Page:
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MIB 2

Friends, fellow film fans, we are gathered here today to mourn the passing of the beginning of the summer movie season. At first glance, it looked like it might be more than just popcorn-chewing special effects, but appearances can be deceiving. Take MIB II, for example. The original MIB film was so stunning, so innovative, so... well... FUN, it was hard to think that any film could top it. Then came the sequel, the traditionally-titled MIB II... and it didn't. Not that it's a bad movie, because it's not. It has just about every element the first film had that made it the breakthrough hit it was. The trouble is... the sense of deja vu experienced when watching this film overshadows the experience. In other words, there is an absolute lack of anything new in this film, and what worked so well the first time just seems... well... gray instead of black.

This film picks up an indeterminate amount of years after the end of the first MIB film. Agent Jay (Will Smith) has had a series of unfulfilling partner-relationships. As the movie opens, Jay and partner Agent Tee (Patrick Warburton) are attempting to take care of a routine matter, which results in Tee being smacked around and Jay getting his latest save. After Tee, then comes Agent F (Frank the Dog). Frank delivers the best lines, the funniest moments, and overshadows everyone he's on screen with. Thankfully for the other stars of the movie, his screen time is somewhat limited, but he's very funny while he's there. (His last 'singing' scene was my biggest laugh, watch for it.) The plot inexorably winds around Serleena (Lara FlynnBoyle) as she lands on earth looking for a cosmic treasure, enlisting the help of alien scumbag Scard & Charlie (Johnny Knoxville). Ultimately, the only thing that can save our poor planet is a memory stored in Kevin Brown's memory. Kevin used to be Agent Kay (Tommy Lee Jones). The plot then winds its predictable way towards the conclusion, with Agent Zed (Rip Torn) back as the head of MIB, and Rita (Rosario Dawson) as Jay's love interest.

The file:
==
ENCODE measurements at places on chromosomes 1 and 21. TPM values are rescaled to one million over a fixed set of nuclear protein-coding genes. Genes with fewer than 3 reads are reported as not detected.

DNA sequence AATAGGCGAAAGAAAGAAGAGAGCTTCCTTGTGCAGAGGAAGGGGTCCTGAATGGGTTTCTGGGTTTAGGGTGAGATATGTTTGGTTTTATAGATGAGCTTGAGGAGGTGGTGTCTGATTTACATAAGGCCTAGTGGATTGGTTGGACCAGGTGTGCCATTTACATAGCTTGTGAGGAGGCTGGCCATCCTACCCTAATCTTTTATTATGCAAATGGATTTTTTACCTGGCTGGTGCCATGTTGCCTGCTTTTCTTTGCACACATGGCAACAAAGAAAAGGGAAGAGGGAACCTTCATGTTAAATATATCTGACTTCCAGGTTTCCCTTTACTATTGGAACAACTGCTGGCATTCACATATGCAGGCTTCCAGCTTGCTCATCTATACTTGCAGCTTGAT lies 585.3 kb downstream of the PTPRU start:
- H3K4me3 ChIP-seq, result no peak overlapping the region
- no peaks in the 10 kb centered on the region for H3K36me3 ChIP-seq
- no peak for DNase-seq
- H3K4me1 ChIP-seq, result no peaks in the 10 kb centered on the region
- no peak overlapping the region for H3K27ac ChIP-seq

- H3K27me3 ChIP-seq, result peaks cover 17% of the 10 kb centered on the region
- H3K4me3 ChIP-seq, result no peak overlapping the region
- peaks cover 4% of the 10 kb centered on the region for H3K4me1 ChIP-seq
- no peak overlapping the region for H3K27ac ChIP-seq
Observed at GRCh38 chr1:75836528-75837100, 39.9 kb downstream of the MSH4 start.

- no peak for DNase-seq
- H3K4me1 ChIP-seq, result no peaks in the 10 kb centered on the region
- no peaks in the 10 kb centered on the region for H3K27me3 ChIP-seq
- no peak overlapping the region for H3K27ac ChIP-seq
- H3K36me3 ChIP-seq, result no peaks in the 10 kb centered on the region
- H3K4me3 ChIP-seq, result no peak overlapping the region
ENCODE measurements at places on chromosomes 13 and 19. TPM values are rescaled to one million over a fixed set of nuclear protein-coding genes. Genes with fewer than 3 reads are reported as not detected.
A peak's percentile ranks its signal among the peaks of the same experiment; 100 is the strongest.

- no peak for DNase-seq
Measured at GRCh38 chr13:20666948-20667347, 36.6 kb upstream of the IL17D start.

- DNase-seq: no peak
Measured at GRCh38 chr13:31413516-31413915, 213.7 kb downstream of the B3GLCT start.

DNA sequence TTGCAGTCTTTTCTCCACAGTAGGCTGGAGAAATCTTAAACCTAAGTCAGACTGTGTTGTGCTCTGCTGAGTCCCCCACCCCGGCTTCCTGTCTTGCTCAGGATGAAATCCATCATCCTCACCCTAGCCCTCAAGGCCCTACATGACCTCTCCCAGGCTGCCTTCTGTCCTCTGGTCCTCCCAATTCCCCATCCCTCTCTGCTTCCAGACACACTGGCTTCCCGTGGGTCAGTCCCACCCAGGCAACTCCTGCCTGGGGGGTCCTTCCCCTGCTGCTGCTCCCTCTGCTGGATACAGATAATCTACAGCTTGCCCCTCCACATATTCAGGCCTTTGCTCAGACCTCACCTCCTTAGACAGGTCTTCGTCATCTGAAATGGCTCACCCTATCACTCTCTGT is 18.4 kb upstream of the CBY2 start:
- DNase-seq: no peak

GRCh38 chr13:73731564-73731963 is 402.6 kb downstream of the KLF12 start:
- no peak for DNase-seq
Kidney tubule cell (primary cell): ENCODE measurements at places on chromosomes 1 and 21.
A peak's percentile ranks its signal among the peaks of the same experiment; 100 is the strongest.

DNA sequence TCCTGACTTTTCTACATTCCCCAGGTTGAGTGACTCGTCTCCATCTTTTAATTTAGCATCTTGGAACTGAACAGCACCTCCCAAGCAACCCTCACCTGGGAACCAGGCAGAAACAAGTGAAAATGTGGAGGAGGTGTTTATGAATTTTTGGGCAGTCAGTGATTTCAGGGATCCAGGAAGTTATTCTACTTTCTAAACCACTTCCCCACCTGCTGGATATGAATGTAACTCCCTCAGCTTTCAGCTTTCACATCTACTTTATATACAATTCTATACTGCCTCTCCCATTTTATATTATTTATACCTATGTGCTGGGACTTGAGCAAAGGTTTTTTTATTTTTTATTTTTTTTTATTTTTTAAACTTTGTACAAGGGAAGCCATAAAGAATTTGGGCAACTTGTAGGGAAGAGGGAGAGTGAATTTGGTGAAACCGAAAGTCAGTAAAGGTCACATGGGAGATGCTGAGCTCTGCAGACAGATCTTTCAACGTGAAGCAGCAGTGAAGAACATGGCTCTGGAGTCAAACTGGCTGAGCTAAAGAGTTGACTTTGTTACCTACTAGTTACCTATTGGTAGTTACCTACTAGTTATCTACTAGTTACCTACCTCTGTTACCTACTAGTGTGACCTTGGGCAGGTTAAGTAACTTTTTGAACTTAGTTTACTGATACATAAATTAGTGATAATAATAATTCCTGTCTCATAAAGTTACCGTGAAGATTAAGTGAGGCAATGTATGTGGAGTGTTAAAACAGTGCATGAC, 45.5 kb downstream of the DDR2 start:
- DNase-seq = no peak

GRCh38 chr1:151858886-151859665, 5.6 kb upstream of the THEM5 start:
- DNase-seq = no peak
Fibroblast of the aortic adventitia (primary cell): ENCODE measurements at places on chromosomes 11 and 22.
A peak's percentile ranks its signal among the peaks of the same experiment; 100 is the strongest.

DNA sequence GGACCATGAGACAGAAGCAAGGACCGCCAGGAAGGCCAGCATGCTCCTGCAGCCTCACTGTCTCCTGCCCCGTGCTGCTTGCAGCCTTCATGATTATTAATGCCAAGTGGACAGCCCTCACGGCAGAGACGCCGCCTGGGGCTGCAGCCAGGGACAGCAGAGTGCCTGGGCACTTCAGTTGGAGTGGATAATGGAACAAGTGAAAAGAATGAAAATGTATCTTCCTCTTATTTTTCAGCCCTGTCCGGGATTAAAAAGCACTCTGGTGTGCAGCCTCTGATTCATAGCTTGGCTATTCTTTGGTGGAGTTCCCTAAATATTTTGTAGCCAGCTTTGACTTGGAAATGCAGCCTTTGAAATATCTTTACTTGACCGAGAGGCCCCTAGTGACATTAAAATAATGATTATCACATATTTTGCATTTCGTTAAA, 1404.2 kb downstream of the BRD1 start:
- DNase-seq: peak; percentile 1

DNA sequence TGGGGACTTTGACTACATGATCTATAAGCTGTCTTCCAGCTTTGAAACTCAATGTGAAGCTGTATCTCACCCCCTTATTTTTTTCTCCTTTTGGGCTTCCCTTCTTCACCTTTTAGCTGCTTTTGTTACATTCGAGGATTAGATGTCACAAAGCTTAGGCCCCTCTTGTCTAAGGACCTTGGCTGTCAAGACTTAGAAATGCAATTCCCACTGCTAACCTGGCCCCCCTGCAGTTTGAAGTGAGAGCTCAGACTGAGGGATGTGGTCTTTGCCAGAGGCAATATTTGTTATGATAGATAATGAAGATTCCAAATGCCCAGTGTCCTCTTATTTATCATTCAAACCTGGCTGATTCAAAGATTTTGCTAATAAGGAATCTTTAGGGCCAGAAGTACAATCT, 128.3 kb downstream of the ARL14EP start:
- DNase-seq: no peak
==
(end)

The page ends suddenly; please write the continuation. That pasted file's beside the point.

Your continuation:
The problem is... as cute as it was in the first time, it's only mildly entertaining and a bit tired now. It's like seeing the same comedian do the same material a second time: It's just not as much of a rush. Was it fun? Yes. Would I see it again? No. I already feel like I've seen the same film twice, so I have no desire to see it for a third time.

Other elements. Ok, ILM (Industrial Light and Magic) does its usual bang-up job of giving the audience some spectacular digital effects. Par for the course. Danny Elfman once again reprises his role in the composer's chair for the music, and it too is, especially for Eflman, nothing extra-ordinary. Barry Sonnenfeld's direction is right on the money, but again...

In the end, this film "feels" like a typical movie sequel. It's fun, yeah, but it's nothing new, nothing truly entertaining, just a few guffaws and the rest is well... a rerun.

I give this film a lackluster B-. It's decent, but nothing to write home about. Maybe in the future, someone will get the idea that the "If it ain't broke, don't fix it" philosophy is not only bad grammar but an unwise Hollywood philosophy, especially for sequels. Oh, and any movie done by the Farrelly brothers. Definitely old school, and bad old school. Time to move into the new millennium with the rest of the country, movie people. We need more than flashy special effects and boring, worn jokes nowadays. Oh, and... Mr. Lucas? That goes for you too.


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